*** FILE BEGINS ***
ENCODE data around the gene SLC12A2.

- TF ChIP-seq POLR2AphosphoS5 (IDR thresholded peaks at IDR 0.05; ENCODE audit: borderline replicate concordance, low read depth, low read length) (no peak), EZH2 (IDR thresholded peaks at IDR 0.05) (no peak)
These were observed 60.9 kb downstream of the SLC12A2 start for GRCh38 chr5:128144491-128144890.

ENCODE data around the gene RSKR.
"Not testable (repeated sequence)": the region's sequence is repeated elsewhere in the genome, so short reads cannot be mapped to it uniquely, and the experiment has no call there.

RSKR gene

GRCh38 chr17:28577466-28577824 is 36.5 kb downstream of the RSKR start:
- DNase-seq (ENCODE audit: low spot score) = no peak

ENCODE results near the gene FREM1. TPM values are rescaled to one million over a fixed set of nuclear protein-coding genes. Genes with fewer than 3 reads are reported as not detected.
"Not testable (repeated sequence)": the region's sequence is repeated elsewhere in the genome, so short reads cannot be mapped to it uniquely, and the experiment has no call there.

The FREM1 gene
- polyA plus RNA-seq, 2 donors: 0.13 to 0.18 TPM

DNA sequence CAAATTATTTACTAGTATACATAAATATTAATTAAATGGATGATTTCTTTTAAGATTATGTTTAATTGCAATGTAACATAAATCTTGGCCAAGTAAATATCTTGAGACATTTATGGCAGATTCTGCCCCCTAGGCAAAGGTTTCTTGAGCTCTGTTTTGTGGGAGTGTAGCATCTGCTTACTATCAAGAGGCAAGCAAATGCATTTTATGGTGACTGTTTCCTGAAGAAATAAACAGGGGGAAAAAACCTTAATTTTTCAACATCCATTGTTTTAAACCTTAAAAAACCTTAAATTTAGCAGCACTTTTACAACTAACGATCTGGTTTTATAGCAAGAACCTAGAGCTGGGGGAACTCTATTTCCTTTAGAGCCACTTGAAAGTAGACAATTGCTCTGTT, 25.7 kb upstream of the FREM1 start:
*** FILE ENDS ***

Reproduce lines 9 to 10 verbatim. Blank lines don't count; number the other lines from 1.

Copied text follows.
ENCODE results near the gene FREM1. TPM values are rescaled to one million over a fixed set of nuclear protein-coding genes. Genes with fewer than 3 reads are reported as not detected.
"Not testable (repeated sequence)": the region's sequence is repeated elsewhere in the genome, so short reads cannot be mapped to it uniquely, and the experiment has no call there.